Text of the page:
Ketchum is facing a lawsuit after a business owner on Fourth Street delivered notice following the closure of the road to vehicles between Walnut and Leadville avenues, claiming that the mayor and city council failed to notice area businesses when it took action to ban cars on the two blocks without seeking their opinions.
The letter claims half a million dollars in damages.
Lawyers for the claimant, Bigwood Square LLC, which includes the Bigwood Bread Café on the corner of East Avenue and Fourth Street, sent notice of the tort claim to the city on Thursday, July 9. Under Idaho law, the city has 90 days to respond, after which the case could head to court.
Bigwood Square’s owner, George Golleher, shared the document with the Idaho Mountain Express. His company alleges “at least” $500,000 in damages to business and property value due to the closure, saying that the city wrongly closed the street without giving proper notice to business owners. In addition, the allegations state that per city code, it is up to the city’s Traffic Authority board to establish pedestrian zones within the city.
“There appears to be no documentation that the Traffic Authority established a pedestrian zone or changed the traffic circulation on 4th Street between Walnut Avenue to Leadville Avenue, sought policy guidance from the city council on those issues, or provide [sic] Claimant with notice and an opportunity [to] provide input into such changes to 4th Street,” the letter states.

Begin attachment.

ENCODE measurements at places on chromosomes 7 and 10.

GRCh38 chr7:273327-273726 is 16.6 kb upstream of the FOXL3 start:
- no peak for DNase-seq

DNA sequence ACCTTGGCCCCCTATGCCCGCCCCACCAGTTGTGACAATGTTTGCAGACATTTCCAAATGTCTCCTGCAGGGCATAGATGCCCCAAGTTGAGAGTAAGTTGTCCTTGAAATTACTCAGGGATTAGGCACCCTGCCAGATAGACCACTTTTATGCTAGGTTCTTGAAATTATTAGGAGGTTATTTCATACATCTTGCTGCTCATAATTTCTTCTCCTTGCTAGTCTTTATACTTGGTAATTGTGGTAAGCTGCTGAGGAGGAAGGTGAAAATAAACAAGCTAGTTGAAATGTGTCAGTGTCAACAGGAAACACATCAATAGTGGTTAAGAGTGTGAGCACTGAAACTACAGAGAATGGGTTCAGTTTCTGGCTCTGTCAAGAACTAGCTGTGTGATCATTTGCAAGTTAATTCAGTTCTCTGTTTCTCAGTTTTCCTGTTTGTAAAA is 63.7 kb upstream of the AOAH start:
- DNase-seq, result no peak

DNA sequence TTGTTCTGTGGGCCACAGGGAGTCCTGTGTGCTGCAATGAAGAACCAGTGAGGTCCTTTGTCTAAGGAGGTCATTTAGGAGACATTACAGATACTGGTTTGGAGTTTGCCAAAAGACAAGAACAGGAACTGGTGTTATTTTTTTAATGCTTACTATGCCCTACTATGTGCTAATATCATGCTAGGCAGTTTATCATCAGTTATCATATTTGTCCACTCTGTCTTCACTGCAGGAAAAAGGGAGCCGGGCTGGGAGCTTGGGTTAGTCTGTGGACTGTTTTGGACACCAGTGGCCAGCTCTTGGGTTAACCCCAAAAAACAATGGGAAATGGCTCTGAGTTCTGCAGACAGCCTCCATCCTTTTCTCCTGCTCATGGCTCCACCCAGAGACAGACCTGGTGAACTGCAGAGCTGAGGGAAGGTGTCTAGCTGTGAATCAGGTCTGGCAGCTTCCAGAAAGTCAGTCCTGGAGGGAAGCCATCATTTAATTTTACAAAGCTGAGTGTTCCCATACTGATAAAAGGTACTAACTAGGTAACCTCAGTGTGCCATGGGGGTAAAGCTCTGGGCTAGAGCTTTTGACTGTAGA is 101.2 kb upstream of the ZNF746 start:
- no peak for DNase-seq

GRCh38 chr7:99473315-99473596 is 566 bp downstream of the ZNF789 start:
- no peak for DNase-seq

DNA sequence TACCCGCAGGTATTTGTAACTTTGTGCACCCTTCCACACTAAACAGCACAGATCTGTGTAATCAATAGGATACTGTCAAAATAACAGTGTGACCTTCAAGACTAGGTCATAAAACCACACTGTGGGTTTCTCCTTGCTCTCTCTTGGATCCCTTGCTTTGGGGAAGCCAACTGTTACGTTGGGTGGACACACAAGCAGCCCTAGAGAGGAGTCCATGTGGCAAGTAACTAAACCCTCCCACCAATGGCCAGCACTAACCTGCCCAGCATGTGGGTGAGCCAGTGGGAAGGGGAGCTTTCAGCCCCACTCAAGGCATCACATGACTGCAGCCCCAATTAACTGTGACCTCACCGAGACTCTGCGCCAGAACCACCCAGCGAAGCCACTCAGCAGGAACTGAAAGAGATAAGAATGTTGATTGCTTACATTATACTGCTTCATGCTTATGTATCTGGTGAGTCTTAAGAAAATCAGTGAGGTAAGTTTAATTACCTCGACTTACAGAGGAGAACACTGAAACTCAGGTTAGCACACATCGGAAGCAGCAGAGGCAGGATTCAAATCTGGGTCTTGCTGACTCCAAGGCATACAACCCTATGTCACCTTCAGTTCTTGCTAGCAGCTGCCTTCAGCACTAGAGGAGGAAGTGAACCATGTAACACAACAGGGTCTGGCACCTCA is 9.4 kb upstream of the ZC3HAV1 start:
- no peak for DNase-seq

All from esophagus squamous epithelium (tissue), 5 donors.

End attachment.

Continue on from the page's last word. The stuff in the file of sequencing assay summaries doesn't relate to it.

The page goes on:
The Ketchum Traffic Authority did not meet the first five months of the year, with meetings canceled in January, February, March, April and May. The traffic board did not meet for the first time this year until after the City Council voted unanimously on the road closure on June 1, meeting weeks later on June 18. During that meeting the street closure was not discussed.
The Traffic Authority is made up of City Councilman Michael David, Police Chief Dave Kassner, City Administrator Suzanne Frick and Director of Streets and Facilities Brian Christiansen.
In an email to the Mountain Express today, Golleher said merchants are fighting with the city “over losing an additional 12 parking spaces and complete traffic gridlock.”
“This has been a big battle and a huge waste of time for all of us, as well as our businesses being once again adversely impacted by city management that does not give a damn,” he said.
According to the mayor’s recommendation for the street closure, included in the City Council’s June 1 meeting packet, the reasons for the closure were based on “communities throughout the nation” closing streets to provide space for pedestrians while providing physical distancing. The recommendation stated that Fourth Street “is an ideal street for pedestrians and bicyclists and is not a main thoroughfare.”
The council unanimously voted to close the two blocks until Thanksgiving.